Once both state and defense counsel finished statements, the defendant was given an opportunity to speak before the court regarding the matter.

It should be noted McMurrin showed remorse and accountability for what had taken place between him and his female partner last April.

“It could have been a lot worse,” McMurrin said. “I realize now how people can be affected, and I need to be more patient with my anger.”

Judge Hibben then responded in the direction of the defendant just prior to accepting the plea and handing down sentencing.

“That is a mature thing to say, and I would like you to remember that going into the future,” Hibben said. “You had a serious charge which has now been dismissed. With the last six weeks of being in and out of the courtroom you have found yourself in, please remember you are going to be a father in a couple of weeks. Your child and their mother will depend on you, and perhaps there is a lesson to be learned here as well. It is not possible to harm someone who is dependent on you without harming yourself at the same time.”

The circuit court judge then proceeded to accept the guilty plea on both charges, as well as discussing the appropriate sentence to be handed down in concurrence with both the stance of defense and state prosecution. 

“Mr. McMurrin I will take into account the plea agreement, and I will follow it,” Hibben said to the defendant. “For the interference of a peace officer, you will serve 90 days in jail with credit to seven already served, with 83 days suspended. Your probation will be unsupervised, and it will be a one-year probationary period.”

Judge Hibben then shifted his words to the defendant and spoke of reasonable concern in which alcohol or other substances may have played a role in McMurrin’s case.

“Mr. McMurrin, I want to acknowledge something, and I have no knowledge whether it is true or not in your case, but is true with this court in matters of jurisdiction,” Hibben continued. “With most criminal offenses it seems as if alcohol, controlled substances, mental illness components, or all at the same time play a factor. It is fairly rare we have a case come before this court where a criminal offense doesn’t have one or all of those three things going on at one time. As I say this it’s not about your case, but it is a general comment. What I’m looking for is to see if there needs to be anything addressed about alcohol or substances during your probation. I’m not going to restrict it, but what I will do is require you to obtain a clinical assessment brought on by my part. You need to get a clinical evaluation, and there are two places in Torrington where you can receive them.”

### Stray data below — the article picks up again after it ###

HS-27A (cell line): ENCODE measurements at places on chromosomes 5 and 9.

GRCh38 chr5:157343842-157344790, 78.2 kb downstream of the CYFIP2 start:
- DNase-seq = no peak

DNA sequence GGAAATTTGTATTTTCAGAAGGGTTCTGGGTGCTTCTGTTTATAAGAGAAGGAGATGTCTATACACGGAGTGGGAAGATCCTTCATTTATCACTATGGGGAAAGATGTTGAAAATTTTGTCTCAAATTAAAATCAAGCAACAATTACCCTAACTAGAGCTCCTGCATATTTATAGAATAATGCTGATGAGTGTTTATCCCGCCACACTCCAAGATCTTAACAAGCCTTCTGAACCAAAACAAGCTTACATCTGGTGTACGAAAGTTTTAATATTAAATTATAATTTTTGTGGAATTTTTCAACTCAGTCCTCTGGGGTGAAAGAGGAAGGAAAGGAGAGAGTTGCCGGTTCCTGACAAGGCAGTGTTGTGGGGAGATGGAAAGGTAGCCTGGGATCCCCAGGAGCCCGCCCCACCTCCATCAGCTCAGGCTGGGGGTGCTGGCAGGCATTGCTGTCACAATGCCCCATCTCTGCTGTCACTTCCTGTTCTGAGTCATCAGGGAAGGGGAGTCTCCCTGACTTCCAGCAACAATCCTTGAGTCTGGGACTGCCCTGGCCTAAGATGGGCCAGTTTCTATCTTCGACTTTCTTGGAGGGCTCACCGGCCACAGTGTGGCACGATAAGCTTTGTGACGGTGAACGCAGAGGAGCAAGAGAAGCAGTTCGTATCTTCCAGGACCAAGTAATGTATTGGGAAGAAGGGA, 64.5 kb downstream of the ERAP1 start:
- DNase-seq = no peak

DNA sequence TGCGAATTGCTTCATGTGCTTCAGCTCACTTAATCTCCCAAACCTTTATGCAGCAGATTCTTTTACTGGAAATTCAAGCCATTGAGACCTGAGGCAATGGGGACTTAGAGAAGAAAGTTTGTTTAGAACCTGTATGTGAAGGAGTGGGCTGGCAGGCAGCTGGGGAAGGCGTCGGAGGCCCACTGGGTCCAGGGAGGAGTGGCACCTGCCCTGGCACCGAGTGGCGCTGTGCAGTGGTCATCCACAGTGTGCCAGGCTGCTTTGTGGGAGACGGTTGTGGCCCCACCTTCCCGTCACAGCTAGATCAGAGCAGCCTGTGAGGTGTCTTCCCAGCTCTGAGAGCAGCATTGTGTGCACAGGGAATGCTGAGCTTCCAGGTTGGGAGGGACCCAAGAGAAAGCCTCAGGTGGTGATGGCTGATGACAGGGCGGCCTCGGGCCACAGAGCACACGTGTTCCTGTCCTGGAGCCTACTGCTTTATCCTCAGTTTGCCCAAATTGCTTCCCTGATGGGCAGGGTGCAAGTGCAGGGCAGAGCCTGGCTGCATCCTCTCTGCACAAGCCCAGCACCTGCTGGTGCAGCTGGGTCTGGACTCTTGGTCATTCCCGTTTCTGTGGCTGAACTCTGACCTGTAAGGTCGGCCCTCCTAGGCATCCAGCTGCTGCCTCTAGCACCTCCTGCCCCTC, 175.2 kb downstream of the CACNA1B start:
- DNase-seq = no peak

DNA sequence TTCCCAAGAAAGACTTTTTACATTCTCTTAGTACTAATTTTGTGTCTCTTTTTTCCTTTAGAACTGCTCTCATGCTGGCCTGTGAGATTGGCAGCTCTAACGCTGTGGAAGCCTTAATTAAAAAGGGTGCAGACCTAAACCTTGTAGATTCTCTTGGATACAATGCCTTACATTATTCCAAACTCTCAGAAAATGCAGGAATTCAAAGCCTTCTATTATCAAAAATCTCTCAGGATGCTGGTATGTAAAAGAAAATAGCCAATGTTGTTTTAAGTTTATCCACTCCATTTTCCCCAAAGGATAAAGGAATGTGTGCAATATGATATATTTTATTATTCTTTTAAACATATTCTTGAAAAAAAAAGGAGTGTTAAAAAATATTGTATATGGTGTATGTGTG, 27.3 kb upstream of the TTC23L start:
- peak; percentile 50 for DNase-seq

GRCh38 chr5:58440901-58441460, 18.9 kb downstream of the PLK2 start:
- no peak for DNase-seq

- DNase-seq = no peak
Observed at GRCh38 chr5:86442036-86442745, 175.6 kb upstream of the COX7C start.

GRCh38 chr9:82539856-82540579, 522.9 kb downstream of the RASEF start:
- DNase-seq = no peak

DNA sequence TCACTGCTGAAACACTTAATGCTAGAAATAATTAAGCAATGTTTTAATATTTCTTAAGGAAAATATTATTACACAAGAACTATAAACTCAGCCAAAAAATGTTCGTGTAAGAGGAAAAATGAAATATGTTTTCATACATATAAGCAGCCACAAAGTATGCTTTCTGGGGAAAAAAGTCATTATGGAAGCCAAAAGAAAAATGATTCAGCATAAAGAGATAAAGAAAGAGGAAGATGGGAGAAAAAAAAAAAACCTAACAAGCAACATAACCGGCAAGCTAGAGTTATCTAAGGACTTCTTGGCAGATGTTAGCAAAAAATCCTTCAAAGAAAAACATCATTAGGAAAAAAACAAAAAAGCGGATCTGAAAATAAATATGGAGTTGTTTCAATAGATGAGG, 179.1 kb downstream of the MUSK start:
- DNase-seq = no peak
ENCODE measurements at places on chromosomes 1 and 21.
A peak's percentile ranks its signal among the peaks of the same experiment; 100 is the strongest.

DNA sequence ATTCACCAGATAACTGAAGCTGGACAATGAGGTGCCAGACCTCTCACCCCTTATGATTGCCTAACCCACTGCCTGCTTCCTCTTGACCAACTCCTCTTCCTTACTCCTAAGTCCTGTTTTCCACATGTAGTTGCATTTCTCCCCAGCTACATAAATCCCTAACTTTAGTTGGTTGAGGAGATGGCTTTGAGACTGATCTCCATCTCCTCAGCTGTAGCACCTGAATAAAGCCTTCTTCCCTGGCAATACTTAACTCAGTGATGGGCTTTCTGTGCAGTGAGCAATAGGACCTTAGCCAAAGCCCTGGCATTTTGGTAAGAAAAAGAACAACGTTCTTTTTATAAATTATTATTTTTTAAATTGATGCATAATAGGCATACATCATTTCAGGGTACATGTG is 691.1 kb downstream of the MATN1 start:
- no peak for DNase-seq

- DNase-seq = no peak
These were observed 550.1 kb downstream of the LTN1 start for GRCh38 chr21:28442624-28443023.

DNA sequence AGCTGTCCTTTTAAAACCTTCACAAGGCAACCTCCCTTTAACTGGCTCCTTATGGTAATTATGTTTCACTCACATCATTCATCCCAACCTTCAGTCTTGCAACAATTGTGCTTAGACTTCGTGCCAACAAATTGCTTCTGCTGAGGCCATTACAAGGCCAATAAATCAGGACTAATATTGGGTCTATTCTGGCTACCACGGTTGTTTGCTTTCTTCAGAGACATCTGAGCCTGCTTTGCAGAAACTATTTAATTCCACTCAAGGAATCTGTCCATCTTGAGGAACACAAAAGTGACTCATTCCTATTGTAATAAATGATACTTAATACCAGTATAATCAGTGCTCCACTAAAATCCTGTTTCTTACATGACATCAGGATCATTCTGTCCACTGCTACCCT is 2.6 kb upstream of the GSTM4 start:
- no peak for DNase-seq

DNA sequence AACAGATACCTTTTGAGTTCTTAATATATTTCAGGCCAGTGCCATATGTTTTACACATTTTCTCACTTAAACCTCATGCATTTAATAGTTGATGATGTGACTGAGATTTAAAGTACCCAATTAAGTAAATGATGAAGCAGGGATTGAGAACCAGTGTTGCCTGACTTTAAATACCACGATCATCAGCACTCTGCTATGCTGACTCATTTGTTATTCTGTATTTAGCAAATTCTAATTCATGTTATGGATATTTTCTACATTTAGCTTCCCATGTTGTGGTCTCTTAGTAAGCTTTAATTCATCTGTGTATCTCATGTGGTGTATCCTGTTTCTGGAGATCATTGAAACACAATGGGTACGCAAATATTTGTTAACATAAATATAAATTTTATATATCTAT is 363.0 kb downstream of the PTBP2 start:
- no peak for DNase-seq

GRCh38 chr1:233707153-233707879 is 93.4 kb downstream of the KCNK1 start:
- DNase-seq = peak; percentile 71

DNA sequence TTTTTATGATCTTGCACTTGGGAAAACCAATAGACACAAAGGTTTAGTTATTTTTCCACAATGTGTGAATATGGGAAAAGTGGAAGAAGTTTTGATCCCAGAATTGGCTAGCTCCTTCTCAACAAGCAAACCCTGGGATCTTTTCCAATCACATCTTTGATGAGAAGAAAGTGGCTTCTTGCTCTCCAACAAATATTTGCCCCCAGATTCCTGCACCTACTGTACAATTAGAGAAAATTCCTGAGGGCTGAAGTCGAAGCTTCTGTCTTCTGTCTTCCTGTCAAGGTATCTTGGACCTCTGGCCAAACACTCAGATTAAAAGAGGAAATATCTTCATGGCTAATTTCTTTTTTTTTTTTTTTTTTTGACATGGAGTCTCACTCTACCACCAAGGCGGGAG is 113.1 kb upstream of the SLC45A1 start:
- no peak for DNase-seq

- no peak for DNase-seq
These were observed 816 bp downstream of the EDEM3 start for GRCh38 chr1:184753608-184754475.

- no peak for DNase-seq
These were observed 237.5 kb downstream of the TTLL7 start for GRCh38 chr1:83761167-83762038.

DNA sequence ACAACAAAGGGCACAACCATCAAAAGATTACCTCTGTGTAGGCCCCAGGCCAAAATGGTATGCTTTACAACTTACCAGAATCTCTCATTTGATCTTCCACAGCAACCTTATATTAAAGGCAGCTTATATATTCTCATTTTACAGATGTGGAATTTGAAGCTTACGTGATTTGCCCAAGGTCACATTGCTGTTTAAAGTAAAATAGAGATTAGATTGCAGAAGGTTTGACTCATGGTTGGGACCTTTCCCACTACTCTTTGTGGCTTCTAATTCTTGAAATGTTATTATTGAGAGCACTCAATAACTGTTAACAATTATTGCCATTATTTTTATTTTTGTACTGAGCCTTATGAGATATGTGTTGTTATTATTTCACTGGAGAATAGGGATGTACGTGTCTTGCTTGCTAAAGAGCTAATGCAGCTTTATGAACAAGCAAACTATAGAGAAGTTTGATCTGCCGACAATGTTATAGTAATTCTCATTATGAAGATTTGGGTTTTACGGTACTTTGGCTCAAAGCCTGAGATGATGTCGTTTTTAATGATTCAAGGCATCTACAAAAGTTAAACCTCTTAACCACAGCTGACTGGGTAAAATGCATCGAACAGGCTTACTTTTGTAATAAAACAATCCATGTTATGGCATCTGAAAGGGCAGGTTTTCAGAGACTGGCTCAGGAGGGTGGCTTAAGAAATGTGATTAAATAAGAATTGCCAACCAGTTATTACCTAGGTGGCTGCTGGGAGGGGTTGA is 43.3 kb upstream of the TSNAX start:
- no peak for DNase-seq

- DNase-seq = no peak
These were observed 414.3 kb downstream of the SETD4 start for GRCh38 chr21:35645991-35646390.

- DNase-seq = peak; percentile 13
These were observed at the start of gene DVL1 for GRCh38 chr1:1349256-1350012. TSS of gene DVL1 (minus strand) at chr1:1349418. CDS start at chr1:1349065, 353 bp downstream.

“Sometimes I see a need for another type of therapy, and I want you to follow the recommendations for whatever the assessment says,” Hibben continued. “It is a court order, and you have 83 days of suspended jail which is hopefully all the motivation you need. It has a medical component in a sealed file, so no one else can see it. I want you to know I will read it and will read every single one of them. I read every word of them. Not because I’m nosey, but because this court sees it as part of the accountability. It’s not just 20 pages of paper, but a real assessment which I expect you to follow through. I’m not going to pre-judge whether you even need recommendations, but you need to get that within thirty days and disclose a copy of it to the court. Those are the terms of your probation. Good luck to you, and make sure you don’t come back to court on a criminal charge. We would be happy to have you serve on a jury trial, but it would be in your best interest to not come back for another criminal charge.”

The court would stand in recess at precisely 10:54 a.m.